Another fascinating discussion was given by Professor Eureta Rosenberg who spoke about the surprising social causes of land degradation and research priorities in mining. She commented that “we are very good at changing ecosystems sometimes for the worse but we are very bad at changing social systems for the better of our ecosystems”. Her project sought to explore the 6000 abandoned and derelict mines in South Africa in 2016 to understand why these areas were being abandoned. By South African law, mine areas need to show that they have the funds to rehabilitate the mine before getting permission for mining to begin. Despite this, in the last 20 years, no mine has been closed down and as such, mine areas have not been restored or rehabilitated. Rosenberg explained the massive potential that restoration held for creating more jobs, more sustainable livelihoods, and improved water security. She argued that there is sufficient capital but limited research on the issue and slow change in policy. Espousing the Indaba and formats like it as highly useful to address a challenge like the lack of restoration of mining land, Rosenberg highlighted the need for more systematic ways of gathering data to feed into restoration programmes. 

Speaking specifically about the science-policy interface (or as my hosts at ACE like to say the policy-science interface), Dr Nicholas King made the topic of land degradation really personal for all attendees. “Are we actually solving problems or are we just generating more and more information?”, King asked us in the audience. This articulated a thought I was having throughout the Indaba: presentations on the implementation of programmes were limited. King continued his presentation by making a connection between land degradation and food supply. It struck me how making this personal connection to something in my life made the issue of land degradation more real for me, even as someone from outside of this sector and country. I wondered if others felt the same way, and whether presenting findings in this way would motivate others to take concrete action. King spoke to the difficulty of assessing the effectiveness of environmental policies in the context of the changing environment. He argued that while successful policies have been and can be used as templates in different countries, one of the biggest challenges to overcome in terms of the science-policy interface is how we frame problems like climate change as an environmental issue when in reality, it is an environmental, social, and economic  issue.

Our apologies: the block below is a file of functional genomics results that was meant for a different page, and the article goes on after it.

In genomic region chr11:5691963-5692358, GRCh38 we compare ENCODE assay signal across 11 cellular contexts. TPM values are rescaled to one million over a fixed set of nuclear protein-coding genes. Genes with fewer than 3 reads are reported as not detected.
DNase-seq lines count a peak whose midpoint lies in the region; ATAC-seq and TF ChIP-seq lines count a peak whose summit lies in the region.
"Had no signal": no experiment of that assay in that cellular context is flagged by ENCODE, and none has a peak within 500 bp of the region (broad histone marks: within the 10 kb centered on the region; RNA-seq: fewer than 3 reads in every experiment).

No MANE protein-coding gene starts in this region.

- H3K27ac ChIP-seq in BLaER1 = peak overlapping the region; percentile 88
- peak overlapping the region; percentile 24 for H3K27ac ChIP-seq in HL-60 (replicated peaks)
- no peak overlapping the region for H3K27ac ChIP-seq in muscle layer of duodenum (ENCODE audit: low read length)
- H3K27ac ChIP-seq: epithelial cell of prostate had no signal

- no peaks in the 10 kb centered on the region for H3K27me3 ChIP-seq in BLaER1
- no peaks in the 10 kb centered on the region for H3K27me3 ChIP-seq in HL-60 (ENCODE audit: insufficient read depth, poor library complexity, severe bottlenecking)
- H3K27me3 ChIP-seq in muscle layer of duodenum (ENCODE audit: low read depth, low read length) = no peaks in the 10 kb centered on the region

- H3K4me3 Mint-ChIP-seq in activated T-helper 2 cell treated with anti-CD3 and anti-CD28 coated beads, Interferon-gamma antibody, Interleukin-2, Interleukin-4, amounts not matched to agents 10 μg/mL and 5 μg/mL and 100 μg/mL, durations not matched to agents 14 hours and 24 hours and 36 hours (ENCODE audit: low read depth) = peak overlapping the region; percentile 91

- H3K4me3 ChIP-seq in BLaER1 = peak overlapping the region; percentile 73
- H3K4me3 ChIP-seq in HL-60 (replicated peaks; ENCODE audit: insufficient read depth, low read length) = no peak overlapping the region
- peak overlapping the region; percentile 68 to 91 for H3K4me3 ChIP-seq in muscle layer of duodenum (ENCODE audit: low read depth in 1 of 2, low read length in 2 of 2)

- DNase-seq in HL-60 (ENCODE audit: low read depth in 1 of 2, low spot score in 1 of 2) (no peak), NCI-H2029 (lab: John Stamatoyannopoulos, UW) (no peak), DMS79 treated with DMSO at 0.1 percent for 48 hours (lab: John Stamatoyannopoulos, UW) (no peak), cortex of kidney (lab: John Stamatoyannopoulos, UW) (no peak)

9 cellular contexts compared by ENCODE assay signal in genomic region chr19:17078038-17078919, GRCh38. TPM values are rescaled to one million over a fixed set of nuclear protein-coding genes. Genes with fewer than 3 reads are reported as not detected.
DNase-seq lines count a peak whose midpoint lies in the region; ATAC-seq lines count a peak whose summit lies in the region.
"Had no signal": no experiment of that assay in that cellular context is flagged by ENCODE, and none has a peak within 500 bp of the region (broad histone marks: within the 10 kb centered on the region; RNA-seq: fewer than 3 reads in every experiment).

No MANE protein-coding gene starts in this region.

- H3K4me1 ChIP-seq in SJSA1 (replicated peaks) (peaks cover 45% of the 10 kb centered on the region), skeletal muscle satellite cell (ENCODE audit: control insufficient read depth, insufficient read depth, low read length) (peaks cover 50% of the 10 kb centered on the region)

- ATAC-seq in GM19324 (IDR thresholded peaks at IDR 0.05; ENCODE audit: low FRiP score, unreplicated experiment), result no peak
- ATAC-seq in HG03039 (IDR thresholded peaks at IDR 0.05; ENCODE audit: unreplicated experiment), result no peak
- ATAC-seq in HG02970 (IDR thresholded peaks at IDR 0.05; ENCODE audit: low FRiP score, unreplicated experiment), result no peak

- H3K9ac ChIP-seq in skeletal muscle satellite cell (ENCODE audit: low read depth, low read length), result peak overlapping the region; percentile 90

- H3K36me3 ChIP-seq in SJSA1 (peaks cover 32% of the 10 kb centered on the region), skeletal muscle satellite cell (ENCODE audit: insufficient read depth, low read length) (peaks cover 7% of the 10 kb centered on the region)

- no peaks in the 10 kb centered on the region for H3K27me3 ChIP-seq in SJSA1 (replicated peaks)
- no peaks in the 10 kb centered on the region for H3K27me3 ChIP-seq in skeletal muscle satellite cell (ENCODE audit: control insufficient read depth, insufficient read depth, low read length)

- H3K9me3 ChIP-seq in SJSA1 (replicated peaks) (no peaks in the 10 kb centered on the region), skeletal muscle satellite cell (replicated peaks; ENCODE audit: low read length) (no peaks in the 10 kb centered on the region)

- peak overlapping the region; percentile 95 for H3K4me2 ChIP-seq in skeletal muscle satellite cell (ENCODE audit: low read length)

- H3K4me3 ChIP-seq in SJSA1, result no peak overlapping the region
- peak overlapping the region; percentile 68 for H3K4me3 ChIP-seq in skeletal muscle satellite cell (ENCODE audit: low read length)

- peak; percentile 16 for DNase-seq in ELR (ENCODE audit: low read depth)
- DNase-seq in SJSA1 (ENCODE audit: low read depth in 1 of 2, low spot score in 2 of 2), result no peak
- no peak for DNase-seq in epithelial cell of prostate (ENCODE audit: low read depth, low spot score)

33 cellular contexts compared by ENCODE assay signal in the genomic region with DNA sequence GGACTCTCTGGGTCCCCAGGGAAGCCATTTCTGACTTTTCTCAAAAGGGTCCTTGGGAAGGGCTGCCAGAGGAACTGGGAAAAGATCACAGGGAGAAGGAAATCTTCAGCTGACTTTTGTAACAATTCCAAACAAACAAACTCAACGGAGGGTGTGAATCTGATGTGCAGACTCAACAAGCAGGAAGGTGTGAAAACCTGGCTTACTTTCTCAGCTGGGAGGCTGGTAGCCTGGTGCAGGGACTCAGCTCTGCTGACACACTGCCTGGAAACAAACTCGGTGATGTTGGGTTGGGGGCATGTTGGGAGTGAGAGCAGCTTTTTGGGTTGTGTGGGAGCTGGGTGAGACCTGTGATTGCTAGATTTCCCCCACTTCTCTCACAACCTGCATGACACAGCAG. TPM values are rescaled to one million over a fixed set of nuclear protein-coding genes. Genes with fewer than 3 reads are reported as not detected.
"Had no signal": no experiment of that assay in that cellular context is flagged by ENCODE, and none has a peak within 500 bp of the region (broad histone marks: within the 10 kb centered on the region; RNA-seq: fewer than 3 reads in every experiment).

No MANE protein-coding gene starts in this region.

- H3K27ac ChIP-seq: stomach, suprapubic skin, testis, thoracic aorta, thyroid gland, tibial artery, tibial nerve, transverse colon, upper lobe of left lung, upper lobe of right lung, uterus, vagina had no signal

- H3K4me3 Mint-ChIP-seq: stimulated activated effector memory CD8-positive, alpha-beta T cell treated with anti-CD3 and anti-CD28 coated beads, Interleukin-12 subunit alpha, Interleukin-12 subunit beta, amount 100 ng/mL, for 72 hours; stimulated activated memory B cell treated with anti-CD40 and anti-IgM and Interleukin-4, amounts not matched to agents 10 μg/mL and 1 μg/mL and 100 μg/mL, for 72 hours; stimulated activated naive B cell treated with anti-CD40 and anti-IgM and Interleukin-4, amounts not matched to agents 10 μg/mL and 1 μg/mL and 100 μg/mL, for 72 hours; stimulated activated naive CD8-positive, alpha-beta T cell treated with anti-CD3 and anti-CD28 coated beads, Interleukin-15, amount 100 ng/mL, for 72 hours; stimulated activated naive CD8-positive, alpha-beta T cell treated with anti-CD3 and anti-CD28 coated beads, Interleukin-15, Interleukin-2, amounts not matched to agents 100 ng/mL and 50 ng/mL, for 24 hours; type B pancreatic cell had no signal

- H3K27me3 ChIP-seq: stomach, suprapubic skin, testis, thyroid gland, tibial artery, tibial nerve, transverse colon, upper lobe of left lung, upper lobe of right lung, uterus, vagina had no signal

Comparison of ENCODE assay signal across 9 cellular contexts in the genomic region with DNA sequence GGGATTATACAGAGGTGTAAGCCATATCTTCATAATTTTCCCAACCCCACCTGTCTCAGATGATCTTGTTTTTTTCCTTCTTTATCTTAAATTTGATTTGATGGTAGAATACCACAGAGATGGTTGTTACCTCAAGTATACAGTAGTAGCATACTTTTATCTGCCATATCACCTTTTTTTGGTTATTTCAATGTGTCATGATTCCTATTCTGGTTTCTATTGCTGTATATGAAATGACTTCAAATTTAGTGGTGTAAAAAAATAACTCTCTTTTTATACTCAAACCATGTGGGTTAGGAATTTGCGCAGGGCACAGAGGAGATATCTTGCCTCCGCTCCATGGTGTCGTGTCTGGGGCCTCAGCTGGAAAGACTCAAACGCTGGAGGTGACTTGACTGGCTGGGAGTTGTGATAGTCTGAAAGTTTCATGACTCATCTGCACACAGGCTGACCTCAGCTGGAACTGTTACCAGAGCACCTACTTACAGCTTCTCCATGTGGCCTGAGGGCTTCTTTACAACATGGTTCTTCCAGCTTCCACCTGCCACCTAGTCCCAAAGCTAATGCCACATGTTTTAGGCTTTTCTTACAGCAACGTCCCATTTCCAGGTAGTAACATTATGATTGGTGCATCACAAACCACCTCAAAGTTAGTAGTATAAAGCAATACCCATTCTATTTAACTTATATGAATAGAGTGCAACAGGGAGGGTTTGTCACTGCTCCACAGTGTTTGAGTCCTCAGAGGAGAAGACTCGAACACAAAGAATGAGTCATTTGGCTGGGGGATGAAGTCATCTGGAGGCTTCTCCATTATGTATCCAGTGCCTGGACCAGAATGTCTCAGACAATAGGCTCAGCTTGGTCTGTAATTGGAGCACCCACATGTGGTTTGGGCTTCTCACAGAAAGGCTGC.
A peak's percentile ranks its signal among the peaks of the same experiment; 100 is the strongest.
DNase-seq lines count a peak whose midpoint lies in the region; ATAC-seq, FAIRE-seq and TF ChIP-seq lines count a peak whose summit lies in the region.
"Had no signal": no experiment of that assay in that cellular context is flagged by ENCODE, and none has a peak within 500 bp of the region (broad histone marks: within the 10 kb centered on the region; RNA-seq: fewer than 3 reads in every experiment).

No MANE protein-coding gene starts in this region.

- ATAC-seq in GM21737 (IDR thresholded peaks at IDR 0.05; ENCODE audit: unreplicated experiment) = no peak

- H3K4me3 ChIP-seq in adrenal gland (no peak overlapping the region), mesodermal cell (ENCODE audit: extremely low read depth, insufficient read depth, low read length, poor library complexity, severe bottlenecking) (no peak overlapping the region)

Following Dr King, my hosts at ACE who form part of the Collaboration for Environmental Evidence South Africa centre – Dr Carina van Rooyen and Likhwa Ncube – presented evidence mapping as a science-policy interface tool. They shared with the audience the mega-map they are currently developing of all South African environmental research, how they are mapping this evidence according to policy priorities with the Department for Environment, Forestry and Fisheries, and the process of co-production with decision-makers they are following. I am not yet working on this project, but will start doing so next month, which is really exciting. 

There were Knowledge Cafes hosted after lunch on both days of the Indaba. These were positioned as platforms in which policy-makers and scientists could directly engage about specific topics that related to the presentations given before lunch. On the second day, I attended the cafe on Mechanisms for the policy-science interface and governance. From the conversations that were going on in the room, it was clear there is limited conversation between researchers and decision-makers. Some of the decision-makers from the DEFF were frustrated about the lack of access they have to research, which makes it difficult for them to use evidence in developing policies. One woman said she spent time travelling to the University of Johannesburg to use their library database on campus and it struck me how much effort that involved. 

Whether scientist or decision-maker, what stood out for me from the Indaba was the dedication of all who attended to preserving the biodiversity of South Africa, and the willingness to engage with one another to tackle these large environmental problems together. From this health intern’s perspective, evidence-informed decision-making is alive and well in the South African environment sector.